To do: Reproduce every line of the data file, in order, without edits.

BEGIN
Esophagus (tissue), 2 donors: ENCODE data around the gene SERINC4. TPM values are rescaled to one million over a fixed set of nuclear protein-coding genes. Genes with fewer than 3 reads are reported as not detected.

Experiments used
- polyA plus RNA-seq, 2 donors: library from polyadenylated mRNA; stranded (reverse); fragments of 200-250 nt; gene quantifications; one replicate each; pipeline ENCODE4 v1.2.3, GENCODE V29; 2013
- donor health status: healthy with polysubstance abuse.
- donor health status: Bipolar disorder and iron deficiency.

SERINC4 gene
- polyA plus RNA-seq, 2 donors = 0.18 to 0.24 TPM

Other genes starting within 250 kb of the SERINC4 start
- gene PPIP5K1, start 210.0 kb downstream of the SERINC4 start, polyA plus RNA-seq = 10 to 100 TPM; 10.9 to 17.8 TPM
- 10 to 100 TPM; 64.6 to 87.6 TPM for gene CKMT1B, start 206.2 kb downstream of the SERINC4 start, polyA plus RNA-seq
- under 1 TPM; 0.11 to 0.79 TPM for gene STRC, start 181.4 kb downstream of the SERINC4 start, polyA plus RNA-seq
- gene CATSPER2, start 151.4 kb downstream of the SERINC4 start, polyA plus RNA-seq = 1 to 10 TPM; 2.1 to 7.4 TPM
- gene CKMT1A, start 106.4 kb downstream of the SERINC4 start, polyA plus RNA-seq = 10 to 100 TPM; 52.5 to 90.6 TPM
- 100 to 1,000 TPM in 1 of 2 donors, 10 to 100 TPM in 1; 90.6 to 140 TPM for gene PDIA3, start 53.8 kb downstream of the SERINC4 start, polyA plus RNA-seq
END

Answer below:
Esophagus (tissue), 2 donors: ENCODE data around the gene SERINC4. TPM values are rescaled to one million over a fixed set of nuclear protein-coding genes. Genes with fewer than 3 reads are reported as not detected.

Experiments used
- polyA plus RNA-seq, 2 donors: library from polyadenylated mRNA; stranded (reverse); fragments of 200-250 nt; gene quantifications; one replicate each; pipeline ENCODE4 v1.2.3, GENCODE V29; 2013
- donor health status: healthy with polysubstance abuse.
- donor health status: Bipolar disorder and iron deficiency.

SERINC4 gene
- polyA plus RNA-seq, 2 donors = 0.18 to 0.24 TPM

Other genes starting within 250 kb of the SERINC4 start
- gene PPIP5K1, start 210.0 kb downstream of the SERINC4 start, polyA plus RNA-seq = 10 to 100 TPM; 10.9 to 17.8 TPM
- 10 to 100 TPM; 64.6 to 87.6 TPM for gene CKMT1B, start 206.2 kb downstream of the SERINC4 start, polyA plus RNA-seq
- under 1 TPM; 0.11 to 0.79 TPM for gene STRC, start 181.4 kb downstream of the SERINC4 start, polyA plus RNA-seq
- gene CATSPER2, start 151.4 kb downstream of the SERINC4 start, polyA plus RNA-seq = 1 to 10 TPM; 2.1 to 7.4 TPM
- gene CKMT1A, start 106.4 kb downstream of the SERINC4 start, polyA plus RNA-seq = 10 to 100 TPM; 52.5 to 90.6 TPM
- 100 to 1,000 TPM in 1 of 2 donors, 10 to 100 TPM in 1; 90.6 to 140 TPM for gene PDIA3, start 53.8 kb downstream of the SERINC4 start, polyA plus RNA-seq